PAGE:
First is rifling is badly worn, if the bore is oversized for the bullet, or if rifling is badly fouled with lead/ jacketing metal/powder deposits, the bullet will not be gripped by the rifling and spun, and may not be stable in flight (tumbling) Try cleaning the bore properly, and check for excessive wear at the muzzle.

    The second condition is the wrong weight/length of bullet for the rate of twist of the rifling. A fast rate of twist, combined with a very fast bullet, MAY result in the bullet "stripping", and not being spun by the rifling. Or a very heavy, slow bullet may not be spun fast enough to stabilize the bullet.

  4. #4
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    What bullet?
    What powder at what charge?

  5. #5
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    I'm not sure that the cause of bullets coming apart is heat. Or to put it another way, IF it's heat then there's enough heat generated in even a short pistol bore to melt the lead.... witness this video http://uverseonline.att.net/tv/show/...E_253613_ASSET


    IME bullets pop from over-rotation

    al

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    Quote Originally Posted by alinwa View Post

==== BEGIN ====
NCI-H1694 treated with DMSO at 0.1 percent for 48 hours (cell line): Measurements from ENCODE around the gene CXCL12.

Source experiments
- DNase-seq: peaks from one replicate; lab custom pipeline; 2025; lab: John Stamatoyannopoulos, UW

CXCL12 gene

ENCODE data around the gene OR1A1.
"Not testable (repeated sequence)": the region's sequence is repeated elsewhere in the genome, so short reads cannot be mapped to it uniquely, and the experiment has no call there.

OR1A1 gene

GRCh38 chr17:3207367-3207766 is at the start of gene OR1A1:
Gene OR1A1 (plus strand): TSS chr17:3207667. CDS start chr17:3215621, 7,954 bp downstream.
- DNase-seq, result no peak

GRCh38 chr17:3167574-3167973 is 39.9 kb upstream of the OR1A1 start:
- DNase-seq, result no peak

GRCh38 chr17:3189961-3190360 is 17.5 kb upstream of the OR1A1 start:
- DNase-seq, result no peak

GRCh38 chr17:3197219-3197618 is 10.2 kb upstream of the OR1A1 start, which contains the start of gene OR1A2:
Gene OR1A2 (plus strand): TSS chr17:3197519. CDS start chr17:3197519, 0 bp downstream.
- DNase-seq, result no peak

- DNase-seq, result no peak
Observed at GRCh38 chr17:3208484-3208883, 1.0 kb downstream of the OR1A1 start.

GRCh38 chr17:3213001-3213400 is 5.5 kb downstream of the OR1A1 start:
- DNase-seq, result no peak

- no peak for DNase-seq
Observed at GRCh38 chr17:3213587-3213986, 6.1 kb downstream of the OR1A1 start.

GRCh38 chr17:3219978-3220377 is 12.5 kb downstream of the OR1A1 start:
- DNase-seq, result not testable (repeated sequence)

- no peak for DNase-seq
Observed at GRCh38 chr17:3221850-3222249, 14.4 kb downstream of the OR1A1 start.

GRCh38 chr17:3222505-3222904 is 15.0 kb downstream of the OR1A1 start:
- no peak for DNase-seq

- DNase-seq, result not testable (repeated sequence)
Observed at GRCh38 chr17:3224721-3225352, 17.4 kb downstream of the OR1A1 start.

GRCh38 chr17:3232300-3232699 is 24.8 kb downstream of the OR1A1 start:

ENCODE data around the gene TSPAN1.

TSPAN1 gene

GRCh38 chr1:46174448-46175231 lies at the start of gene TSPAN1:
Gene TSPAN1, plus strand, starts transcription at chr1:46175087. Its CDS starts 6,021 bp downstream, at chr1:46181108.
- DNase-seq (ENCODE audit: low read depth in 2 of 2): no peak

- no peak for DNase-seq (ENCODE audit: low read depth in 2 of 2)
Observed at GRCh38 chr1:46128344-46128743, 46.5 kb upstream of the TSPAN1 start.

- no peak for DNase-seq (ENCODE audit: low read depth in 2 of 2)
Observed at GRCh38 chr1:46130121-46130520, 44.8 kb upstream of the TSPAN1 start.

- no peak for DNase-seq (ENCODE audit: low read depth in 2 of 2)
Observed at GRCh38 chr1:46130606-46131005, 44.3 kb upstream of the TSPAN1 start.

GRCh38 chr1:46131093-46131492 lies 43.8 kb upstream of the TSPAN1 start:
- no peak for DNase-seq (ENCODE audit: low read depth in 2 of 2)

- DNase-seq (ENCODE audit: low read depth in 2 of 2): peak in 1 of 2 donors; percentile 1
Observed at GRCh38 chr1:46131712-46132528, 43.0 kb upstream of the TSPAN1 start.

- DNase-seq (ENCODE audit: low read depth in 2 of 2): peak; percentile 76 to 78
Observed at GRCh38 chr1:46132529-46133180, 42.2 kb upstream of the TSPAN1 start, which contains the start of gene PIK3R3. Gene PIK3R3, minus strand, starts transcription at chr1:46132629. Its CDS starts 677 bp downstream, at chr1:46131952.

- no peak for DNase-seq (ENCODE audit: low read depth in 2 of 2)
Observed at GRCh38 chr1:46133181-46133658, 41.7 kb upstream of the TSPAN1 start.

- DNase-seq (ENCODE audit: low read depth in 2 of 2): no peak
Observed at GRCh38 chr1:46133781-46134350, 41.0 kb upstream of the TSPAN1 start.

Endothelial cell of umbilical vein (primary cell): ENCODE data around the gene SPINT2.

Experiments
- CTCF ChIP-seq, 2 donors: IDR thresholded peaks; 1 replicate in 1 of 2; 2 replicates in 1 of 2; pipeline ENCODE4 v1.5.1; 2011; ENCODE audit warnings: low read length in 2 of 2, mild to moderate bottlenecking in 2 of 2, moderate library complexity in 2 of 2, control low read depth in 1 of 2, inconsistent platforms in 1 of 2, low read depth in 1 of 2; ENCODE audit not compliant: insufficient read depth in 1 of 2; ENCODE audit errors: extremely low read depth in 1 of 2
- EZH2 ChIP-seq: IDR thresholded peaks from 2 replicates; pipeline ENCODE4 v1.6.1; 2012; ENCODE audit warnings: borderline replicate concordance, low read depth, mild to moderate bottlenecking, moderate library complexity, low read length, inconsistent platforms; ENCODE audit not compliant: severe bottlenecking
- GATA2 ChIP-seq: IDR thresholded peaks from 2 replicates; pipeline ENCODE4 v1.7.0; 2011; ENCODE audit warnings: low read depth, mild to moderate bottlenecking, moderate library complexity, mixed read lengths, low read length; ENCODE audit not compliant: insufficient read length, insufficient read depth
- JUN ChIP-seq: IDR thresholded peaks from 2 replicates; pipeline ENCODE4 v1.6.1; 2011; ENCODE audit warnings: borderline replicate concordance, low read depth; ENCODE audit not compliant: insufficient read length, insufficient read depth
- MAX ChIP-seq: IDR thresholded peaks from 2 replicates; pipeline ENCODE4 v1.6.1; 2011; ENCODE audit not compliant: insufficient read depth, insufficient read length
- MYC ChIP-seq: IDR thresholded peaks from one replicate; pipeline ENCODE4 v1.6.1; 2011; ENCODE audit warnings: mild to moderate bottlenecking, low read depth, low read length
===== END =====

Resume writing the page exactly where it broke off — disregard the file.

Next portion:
I'm not sure that the cause of bullets coming apart is heat. Or to put it another way, IF it's heat then there's enough heat generated in even a short pistol bore to melt the lead.... witness this video http://uverseonline.att.net/tv/show/...E_253613_ASSET


    IME bullets pop from over-rotation

    al
    Al, it is almost always a combination of factors, with the biggest culprits being heat and rate of twist. Tooley has done a fair bit of work on why bullets come apart, as has R.G. Robinett. Both got involved because of some long-range flat base bullets -- a 121-grain 6mm for Randy, a 140-grain 6.5 for Dave.

    In the case of the 140-grain 6.5's, we're pretty sure it was a problem with the jackets, though all that means is these long-shanked bullets (more heat from friction) in fast-twist barrels were stressed beyond what those particular jackets could take.